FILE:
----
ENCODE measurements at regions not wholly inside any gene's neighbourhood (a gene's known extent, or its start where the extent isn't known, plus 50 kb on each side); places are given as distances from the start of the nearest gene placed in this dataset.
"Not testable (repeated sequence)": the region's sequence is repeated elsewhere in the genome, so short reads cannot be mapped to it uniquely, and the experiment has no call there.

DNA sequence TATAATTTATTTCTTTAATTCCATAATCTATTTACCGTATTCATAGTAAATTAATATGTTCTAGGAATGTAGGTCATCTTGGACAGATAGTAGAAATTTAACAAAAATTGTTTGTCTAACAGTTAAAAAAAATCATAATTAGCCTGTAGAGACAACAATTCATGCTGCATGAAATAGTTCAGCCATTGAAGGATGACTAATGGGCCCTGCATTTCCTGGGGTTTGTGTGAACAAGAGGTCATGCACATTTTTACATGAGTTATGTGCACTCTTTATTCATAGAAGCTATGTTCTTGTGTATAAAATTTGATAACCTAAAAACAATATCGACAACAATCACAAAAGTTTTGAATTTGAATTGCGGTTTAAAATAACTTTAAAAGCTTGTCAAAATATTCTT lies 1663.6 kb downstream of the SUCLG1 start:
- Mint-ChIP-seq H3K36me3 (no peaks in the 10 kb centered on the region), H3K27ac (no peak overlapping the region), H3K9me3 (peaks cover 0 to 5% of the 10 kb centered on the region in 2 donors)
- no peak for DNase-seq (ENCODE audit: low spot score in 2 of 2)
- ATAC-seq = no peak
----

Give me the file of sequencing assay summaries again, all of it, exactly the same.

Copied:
ENCODE measurements at regions not wholly inside any gene's neighbourhood (a gene's known extent, or its start where the extent isn't known, plus 50 kb on each side); places are given as distances from the start of the nearest gene placed in this dataset.
"Not testable (repeated sequence)": the region's sequence is repeated elsewhere in the genome, so short reads cannot be mapped to it uniquely, and the experiment has no call there.

DNA sequence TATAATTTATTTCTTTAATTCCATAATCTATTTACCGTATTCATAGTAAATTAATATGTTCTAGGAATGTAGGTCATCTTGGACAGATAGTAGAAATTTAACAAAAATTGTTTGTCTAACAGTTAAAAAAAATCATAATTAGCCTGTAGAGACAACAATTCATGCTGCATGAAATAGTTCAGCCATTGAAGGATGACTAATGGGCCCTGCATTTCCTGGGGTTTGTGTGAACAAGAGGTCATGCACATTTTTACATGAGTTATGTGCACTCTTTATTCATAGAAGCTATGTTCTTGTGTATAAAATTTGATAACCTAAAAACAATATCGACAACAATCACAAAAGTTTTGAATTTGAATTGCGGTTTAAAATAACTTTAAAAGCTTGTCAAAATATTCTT lies 1663.6 kb downstream of the SUCLG1 start:
- Mint-ChIP-seq H3K36me3 (no peaks in the 10 kb centered on the region), H3K27ac (no peak overlapping the region), H3K9me3 (peaks cover 0 to 5% of the 10 kb centered on the region in 2 donors)
- no peak for DNase-seq (ENCODE audit: low spot score in 2 of 2)
- ATAC-seq = no peak